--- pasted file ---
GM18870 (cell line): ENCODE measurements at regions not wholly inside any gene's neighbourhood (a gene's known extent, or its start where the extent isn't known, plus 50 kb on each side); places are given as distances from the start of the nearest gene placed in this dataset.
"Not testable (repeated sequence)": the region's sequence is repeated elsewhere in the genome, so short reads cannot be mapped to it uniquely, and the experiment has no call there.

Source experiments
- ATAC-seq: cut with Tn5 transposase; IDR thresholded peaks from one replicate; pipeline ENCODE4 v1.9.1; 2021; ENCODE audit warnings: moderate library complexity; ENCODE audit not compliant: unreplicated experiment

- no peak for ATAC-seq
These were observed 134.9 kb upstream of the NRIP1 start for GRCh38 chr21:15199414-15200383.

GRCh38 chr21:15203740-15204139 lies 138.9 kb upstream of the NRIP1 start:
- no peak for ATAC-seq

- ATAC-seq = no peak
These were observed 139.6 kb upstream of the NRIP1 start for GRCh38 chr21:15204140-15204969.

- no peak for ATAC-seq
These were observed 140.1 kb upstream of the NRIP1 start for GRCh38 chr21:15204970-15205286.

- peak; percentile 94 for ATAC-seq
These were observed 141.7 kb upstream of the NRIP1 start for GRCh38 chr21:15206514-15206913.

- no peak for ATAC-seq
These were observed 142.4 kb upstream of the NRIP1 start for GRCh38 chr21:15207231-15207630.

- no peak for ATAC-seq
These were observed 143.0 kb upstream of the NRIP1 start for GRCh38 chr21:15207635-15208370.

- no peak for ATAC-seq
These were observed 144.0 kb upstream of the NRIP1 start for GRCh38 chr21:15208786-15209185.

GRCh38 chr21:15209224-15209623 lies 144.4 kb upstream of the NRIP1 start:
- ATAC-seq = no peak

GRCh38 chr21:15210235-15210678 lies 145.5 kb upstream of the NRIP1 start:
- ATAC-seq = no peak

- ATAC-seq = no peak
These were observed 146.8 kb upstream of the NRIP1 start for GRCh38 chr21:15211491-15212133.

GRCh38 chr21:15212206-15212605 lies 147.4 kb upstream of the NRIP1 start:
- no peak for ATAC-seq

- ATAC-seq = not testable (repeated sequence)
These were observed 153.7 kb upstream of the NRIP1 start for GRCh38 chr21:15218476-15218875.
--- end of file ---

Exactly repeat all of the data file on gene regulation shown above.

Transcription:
GM18870 (cell line): ENCODE measurements at regions not wholly inside any gene's neighbourhood (a gene's known extent, or its start where the extent isn't known, plus 50 kb on each side); places are given as distances from the start of the nearest gene placed in this dataset.
"Not testable (repeated sequence)": the region's sequence is repeated elsewhere in the genome, so short reads cannot be mapped to it uniquely, and the experiment has no call there.

Source experiments
- ATAC-seq: cut with Tn5 transposase; IDR thresholded peaks from one replicate; pipeline ENCODE4 v1.9.1; 2021; ENCODE audit warnings: moderate library complexity; ENCODE audit not compliant: unreplicated experiment

- no peak for ATAC-seq
These were observed 134.9 kb upstream of the NRIP1 start for GRCh38 chr21:15199414-15200383.

GRCh38 chr21:15203740-15204139 lies 138.9 kb upstream of the NRIP1 start:
- no peak for ATAC-seq

- ATAC-seq = no peak
These were observed 139.6 kb upstream of the NRIP1 start for GRCh38 chr21:15204140-15204969.

- no peak for ATAC-seq
These were observed 140.1 kb upstream of the NRIP1 start for GRCh38 chr21:15204970-15205286.

- peak; percentile 94 for ATAC-seq
These were observed 141.7 kb upstream of the NRIP1 start for GRCh38 chr21:15206514-15206913.

- no peak for ATAC-seq
These were observed 142.4 kb upstream of the NRIP1 start for GRCh38 chr21:15207231-15207630.

- no peak for ATAC-seq
These were observed 143.0 kb upstream of the NRIP1 start for GRCh38 chr21:15207635-15208370.

- no peak for ATAC-seq
These were observed 144.0 kb upstream of the NRIP1 start for GRCh38 chr21:15208786-15209185.

GRCh38 chr21:15209224-15209623 lies 144.4 kb upstream of the NRIP1 start:
- ATAC-seq = no peak

GRCh38 chr21:15210235-15210678 lies 145.5 kb upstream of the NRIP1 start:
- ATAC-seq = no peak

- ATAC-seq = no peak
These were observed 146.8 kb upstream of the NRIP1 start for GRCh38 chr21:15211491-15212133.

GRCh38 chr21:15212206-15212605 lies 147.4 kb upstream of the NRIP1 start:
- no peak for ATAC-seq

- ATAC-seq = not testable (repeated sequence)
These were observed 153.7 kb upstream of the NRIP1 start for GRCh38 chr21:15218476-15218875.